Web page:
With an in-the-canal style, a small part of the device is visible in the outer ear. ITC hearing aids are custom molded, which means they’ll conform to your ear’s shape perfectly. This style is commonly recommended for adults with mild to mildly severe hearing loss. You’ll also be able to enjoy some added features that aren’t available with CIC styles.
If it’s determined that you have a mild to severe hearing impairment, you may benefit from hearing loss treatment with in-the-ear devices. These hearing assistance devices can be custom made in two different styles. One type of ITE hearing aid fills most of the bowl-shaped part of your outer ear. This is called a full shell design. The other type of ITE style is called a half shell, which means it only fills the lower part of your outer ear. Some hearing aid wearers prefer ITE styles for the following reasons:
• They are easier to adjust
• Some models have added features such as volume control
• Longer-life batteries can be used
• Some users find them easier to handle
This is the style most people think of when hearing aids are mentioned. A BTE style hearing device hooks over the top of your ear while resting behind your ear. The hearing aid is then linked to a custom earpiece (“ear mold”) in your ear canal via a tube. It’s generally considered appropriate for individuals with moderate to severe hearing loss. While some people consider BTE models clunky, newer models are designed to be more discreet. Other appealing behind-the-ear features include:
• Easy-to-use dials or buttons
• Better amplification capabilities
• Easier to take in and out
Receiver-In-Canal (RIC) Hearing Aids
Some people have hearing loss that’s limited to a single ear. If this is what you are living with, you may benefit from a receiver-in-canal hearing aid. RIC styles are unique in that they allow you to amplify sounds in the ear that’s weaker by using the stronger ear.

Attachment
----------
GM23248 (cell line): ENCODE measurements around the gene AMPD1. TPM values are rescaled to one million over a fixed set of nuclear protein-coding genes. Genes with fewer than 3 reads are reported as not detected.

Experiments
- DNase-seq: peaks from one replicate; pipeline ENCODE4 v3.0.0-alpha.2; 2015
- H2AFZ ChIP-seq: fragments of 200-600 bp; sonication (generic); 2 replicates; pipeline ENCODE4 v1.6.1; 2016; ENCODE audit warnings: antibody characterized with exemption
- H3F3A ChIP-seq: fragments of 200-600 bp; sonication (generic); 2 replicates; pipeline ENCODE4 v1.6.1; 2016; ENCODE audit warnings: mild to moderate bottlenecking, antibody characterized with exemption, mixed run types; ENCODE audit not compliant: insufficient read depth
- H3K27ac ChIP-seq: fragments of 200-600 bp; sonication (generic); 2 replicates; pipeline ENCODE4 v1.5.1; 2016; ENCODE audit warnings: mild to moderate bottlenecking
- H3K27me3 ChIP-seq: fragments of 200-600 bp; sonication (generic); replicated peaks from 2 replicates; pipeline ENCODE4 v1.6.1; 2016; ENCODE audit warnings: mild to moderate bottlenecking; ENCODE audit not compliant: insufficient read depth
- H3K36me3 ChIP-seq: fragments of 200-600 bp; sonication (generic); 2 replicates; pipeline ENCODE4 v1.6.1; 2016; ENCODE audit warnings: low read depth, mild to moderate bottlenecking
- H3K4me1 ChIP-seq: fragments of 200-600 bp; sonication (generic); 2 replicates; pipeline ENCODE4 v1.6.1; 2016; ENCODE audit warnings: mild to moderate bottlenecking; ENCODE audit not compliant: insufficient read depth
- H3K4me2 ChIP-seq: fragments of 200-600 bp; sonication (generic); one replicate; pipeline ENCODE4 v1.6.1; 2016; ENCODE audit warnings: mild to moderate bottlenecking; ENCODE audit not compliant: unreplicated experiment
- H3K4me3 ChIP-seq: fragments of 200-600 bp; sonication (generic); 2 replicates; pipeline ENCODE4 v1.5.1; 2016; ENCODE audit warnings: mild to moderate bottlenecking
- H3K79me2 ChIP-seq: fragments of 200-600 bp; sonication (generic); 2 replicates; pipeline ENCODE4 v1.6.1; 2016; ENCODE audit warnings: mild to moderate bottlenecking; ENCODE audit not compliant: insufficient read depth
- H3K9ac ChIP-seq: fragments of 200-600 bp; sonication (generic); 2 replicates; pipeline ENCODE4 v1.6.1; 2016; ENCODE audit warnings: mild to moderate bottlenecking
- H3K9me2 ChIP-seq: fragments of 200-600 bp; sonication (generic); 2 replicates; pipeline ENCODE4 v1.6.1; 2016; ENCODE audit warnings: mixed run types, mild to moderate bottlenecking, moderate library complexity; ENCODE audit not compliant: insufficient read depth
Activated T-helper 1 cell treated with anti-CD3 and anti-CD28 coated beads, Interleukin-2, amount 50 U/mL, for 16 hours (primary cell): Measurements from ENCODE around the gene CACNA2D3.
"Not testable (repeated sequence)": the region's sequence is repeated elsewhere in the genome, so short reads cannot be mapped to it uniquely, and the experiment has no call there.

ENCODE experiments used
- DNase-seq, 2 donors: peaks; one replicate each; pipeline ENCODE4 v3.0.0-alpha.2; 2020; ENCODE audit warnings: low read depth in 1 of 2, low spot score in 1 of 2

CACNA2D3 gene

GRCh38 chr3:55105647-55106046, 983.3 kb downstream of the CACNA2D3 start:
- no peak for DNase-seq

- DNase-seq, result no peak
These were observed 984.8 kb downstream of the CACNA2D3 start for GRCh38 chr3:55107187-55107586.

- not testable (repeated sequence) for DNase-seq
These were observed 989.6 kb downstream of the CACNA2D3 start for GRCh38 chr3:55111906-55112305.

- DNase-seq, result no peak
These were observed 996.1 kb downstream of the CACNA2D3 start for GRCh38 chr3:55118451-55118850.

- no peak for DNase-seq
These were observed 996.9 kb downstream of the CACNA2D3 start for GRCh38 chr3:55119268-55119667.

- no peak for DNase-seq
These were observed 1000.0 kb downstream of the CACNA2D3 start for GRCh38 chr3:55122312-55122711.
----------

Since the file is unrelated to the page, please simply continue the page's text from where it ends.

Specialty Hearing Aids
Some hearing aids are designed with special features or for very specific sources of hearing impairment. One example is a tinnitus hearing aid. Devices like this are designed to provide relief for individuals with persistent internal ear noises that may include ringing, humming, or buzzing.
Hearing and activity tracking hearing aids are especially appealing if you are fairly active and you want to track your activity level and your hearing health at the same time. These models come with a special hearing app that allows you to monitor your physical health and your brain health via an app. Features also improve transitions between different environments, like when you go from an outdoor location to an indoor one.
If you are really concerned about not letting others know you are wearing a hearing aid, there are models designed to be completely invisible. It’s an in-the-canal style that’s custom made and completely invisible when being worn.
Open-Fit Hearing Aids
An open-fit style is a variation a BTE style. The main characteristic associated with open-fit models is a thin tube that allows the ear canal to remain open and unobstructed. What this does is allow lower-frequency sounds to naturally enter your ear. The higher-frequency sounds that people with hearing loss often have a difficult time hearing are amplified by the hearing aid. If you have mild to moderate hearing loss, you may appreciate an open-fit style for a number of reasons.
Customizing and Preparing Your Hearing Aid
The next step with hearing loss treatment with hearing aids is to customize your hearing enhancement solution. Your hearing aid tests will be used to produce an audiogram. This is an assessment of your type of hearing loss and the degree of hearing impairment you are experiencing. This information will be used to help you choose a style that’s appropriate for you.
After you’ve selected a style, an impression of your ear canal will be taken so your hearing aid can be custom made. If you’ll need a hearing aid in each ear, an impression of both ears will be taken to ensure that you’ll be getting the right fit for each ear.
Getting Used to Your Hearing Aids
Once your hearing aids are in your ears, you’ll likely find yourself hearing sounds in ways you haven’t heard them in a long time. You may even feel like everything is too loud at first. This is perfectly normal since your brain is adjusting to being able to clearly interpret sounds again.
It will take some time to adjust to one or two hearing aids. Some people are able to do this within days or weeks, while other individuals need months to fully get used to their devices. In order to help you get used to life with a hearing aid, you may be given a wearing schedule.
Thanks to advances in how hearing aids are made and designed, you have a wide range of choices, which means you do not have to live with hearing loss. To see what options are available to you, come in for an appointment at Regional ENT Associates, located in Gallatin and Lebanon. Contact us today to book a consultation!